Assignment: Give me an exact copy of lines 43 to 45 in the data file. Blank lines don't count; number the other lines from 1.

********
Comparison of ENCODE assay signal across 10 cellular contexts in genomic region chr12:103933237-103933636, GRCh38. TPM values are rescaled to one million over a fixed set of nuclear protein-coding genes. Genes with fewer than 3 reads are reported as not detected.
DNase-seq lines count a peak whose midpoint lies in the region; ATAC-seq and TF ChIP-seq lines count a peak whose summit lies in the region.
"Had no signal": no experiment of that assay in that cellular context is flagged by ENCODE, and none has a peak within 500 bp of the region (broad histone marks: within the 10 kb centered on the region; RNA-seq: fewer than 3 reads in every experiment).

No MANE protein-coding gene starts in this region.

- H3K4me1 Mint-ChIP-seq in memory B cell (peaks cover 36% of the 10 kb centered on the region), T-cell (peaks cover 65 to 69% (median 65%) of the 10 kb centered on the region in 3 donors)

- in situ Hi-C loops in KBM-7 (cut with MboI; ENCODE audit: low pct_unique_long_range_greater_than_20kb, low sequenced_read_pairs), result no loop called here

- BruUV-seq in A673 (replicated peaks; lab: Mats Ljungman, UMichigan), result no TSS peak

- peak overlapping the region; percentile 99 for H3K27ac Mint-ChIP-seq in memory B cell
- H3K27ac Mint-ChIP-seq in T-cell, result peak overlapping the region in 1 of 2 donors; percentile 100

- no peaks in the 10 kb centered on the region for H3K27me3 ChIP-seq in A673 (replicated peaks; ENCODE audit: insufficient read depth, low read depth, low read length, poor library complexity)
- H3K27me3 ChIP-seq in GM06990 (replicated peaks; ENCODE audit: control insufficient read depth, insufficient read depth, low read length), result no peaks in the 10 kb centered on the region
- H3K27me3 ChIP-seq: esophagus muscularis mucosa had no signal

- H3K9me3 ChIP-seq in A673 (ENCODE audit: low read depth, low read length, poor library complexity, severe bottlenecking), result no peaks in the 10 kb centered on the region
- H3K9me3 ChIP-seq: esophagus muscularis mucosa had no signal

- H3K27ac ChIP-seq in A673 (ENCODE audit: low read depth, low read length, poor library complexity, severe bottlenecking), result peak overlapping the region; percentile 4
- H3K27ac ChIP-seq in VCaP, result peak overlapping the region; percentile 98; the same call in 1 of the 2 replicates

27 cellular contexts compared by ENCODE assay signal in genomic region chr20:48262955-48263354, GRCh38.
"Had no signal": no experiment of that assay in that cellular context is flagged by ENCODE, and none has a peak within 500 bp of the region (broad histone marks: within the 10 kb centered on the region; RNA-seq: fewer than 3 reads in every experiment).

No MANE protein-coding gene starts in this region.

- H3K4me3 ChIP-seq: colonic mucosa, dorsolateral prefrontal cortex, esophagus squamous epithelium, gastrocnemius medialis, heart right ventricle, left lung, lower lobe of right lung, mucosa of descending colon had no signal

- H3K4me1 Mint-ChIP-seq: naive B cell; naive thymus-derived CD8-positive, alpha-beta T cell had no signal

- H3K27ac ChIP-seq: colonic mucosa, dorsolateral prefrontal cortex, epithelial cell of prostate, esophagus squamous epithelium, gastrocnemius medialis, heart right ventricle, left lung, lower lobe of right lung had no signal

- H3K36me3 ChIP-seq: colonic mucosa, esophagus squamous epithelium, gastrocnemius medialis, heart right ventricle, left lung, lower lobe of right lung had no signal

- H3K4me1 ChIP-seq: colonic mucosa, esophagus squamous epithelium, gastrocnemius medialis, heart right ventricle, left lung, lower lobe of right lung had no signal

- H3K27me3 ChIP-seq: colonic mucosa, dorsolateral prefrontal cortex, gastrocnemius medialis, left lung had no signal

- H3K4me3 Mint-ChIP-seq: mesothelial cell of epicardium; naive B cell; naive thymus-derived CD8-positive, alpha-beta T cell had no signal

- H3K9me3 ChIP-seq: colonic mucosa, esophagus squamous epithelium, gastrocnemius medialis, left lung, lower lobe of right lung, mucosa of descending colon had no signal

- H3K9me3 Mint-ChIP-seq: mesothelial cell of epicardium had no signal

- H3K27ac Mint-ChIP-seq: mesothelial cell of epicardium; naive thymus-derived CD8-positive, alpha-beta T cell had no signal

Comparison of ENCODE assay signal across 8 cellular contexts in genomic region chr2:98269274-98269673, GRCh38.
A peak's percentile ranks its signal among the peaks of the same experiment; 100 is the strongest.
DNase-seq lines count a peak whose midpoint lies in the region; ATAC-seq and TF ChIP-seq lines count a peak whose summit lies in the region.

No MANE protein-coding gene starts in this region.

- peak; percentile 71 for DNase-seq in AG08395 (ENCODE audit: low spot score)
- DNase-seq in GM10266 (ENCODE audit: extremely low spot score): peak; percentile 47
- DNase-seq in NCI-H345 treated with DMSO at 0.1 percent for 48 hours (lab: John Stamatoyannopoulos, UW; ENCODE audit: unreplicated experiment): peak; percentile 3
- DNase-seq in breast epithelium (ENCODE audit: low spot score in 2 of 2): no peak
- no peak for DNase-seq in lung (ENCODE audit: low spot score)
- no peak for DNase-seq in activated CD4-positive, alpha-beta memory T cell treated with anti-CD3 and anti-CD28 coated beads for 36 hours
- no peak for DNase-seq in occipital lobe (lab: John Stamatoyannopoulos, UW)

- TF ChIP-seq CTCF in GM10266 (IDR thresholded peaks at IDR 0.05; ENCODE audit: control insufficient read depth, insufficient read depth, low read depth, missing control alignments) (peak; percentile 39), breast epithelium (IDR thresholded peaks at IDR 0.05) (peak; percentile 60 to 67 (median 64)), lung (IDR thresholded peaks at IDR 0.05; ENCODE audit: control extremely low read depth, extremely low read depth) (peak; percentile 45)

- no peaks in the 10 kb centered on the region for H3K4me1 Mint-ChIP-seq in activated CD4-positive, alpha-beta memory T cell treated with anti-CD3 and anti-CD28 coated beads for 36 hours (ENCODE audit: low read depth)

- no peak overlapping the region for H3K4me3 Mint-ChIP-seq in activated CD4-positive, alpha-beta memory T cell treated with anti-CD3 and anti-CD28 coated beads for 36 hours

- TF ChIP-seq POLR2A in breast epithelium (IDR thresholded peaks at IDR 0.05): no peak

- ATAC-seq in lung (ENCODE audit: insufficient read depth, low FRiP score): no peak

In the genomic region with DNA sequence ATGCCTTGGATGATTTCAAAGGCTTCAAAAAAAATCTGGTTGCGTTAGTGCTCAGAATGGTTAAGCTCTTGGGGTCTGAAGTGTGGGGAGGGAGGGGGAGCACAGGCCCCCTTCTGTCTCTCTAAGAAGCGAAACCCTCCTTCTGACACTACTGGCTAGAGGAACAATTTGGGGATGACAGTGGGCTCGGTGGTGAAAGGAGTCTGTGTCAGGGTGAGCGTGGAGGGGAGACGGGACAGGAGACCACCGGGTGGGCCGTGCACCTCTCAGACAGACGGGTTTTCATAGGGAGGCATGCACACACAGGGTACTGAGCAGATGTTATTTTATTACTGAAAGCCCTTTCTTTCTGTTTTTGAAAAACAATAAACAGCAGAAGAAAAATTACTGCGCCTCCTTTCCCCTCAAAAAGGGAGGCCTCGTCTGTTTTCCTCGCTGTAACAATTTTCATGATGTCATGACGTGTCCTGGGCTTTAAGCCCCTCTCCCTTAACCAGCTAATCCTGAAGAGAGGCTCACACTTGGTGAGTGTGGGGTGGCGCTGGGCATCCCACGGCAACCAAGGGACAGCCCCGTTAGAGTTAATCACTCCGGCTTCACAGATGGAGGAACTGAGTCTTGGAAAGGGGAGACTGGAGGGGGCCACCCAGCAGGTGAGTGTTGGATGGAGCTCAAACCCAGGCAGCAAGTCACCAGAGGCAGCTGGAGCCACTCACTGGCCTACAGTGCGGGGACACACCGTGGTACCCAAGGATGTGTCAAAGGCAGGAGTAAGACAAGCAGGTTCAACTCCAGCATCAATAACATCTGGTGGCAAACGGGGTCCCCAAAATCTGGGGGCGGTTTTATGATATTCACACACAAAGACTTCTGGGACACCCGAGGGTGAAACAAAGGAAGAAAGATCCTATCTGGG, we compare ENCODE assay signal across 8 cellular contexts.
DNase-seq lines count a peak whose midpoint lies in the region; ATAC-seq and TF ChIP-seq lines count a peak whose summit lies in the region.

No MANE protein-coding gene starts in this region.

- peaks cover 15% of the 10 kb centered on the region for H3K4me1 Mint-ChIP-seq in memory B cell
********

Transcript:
- no peak overlapping the region for H3K4me3 Mint-ChIP-seq in activated CD4-positive, alpha-beta memory T cell treated with anti-CD3 and anti-CD28 coated beads for 36 hours

- TF ChIP-seq POLR2A in breast epithelium (IDR thresholded peaks at IDR 0.05): no peak

- ATAC-seq in lung (ENCODE audit: insufficient read depth, low FRiP score): no peak